Contrary To Popular Belief, Today’s Kids Could Teach Us A Lesson In Manners

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teensWe may never understand why they feel the need to share every detail of their social lives online or what the appeal is of posting photos of all their food to Instagram (we get it, it’s a hamburger, thanks for the visual reminder of what meat on a bun looks like) but perhaps there is a benefit to putting your life on display to the world at large. Teens and young 20-somethings today seem to have an acute awareness of how their actions affect other people are are standing up to take responsibility for their misdeeds in ways that are truly admirable.

Kristen Morea shared her recent positive experience dealing with a college student on Facebook. Morea was scheduled to have a phone interview with a college student in regards to a placement in a internship program. The student missed the interview time, and Morea followed up with both a phone call and email but received no reply.Several hours later the student called Morea, having misread the email and confusing the interview time. Morea told the student she was not willing to reschedule, having already taken time from her day for the interview that didn’t happen.

Morea posted to Facebook that she hoped the student would learn a life lesson from the incident, but didn’t expect to hear from her again. However, the student sent Morea a handwritten apology note, along with a copy of the book Why We Make Mistakes, noting that had they read this book in advance of the interview, perhaps they wouldn’t have missed their appointed interview time. Morea was so impressed with the girl’s thoughtful act that she is now recommending her to the internship program.

If you believe humans are inherently good, then cue the warm fuzziest, If you’re cynical, you may think that this college student’s action were self-centered or motivated in part by the hopes that they might be reconsidered for the program. For you doubters, allow me to present Exhibit B.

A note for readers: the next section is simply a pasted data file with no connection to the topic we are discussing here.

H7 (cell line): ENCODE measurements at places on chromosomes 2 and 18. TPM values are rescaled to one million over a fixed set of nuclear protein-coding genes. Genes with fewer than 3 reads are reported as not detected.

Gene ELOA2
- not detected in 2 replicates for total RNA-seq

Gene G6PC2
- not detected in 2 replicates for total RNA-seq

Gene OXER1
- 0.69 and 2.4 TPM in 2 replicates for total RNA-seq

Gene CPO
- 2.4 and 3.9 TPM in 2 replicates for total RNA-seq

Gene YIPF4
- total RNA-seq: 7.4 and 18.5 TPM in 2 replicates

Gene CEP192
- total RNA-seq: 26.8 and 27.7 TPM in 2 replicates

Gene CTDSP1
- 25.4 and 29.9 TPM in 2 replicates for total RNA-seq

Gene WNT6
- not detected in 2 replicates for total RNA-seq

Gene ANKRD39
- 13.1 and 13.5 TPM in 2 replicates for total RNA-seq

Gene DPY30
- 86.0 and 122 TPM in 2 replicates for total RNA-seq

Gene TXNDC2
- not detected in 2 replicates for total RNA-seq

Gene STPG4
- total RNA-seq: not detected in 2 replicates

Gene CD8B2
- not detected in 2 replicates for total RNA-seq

Buzzfeed broke the story of how one young man handled an embarrassing situation with more humility and thoughtfulness than most adults. A boy named Jack, described by staff as being in his early teens, was in an Oregon bookstore with some friends while on spring break last month. Staff overheard Jack talking about he felt ill after eating, and Jack did indeed get sick. He vomited what bookstore employee Jennifer Wicka described to Buzzfeed as a massive puddle of vomit, approximately 10-12 feet in diameter. Jack didn’t make it to the bathroom, leaving the mess on the floor outside the rest room doors for Wicka and her staff to clean.

Vomiting in public is mortifying for anyone over the age of three, and most people would probably be to embarrassed about what happened to ever return to the scene of the slime. But last week, Wicka received a card in the mail from Jack. Addressed “Attention: Barf Cleaners”, Jack apologized to the workers for getting sick, thanked them for cleaning up the mess and included a Ben & Jerry’s gift card.

Teens and young adults are becoming ever more vocal in regards to of social issues like gender equality, human rights and how to be kind to your fellow person. It’s time for adults to look past the selfie sticks and treat them with the same respect they are showing for us and each other. If the above examples are any indication, I don’t fear my children reaching the teen years as much as I used to.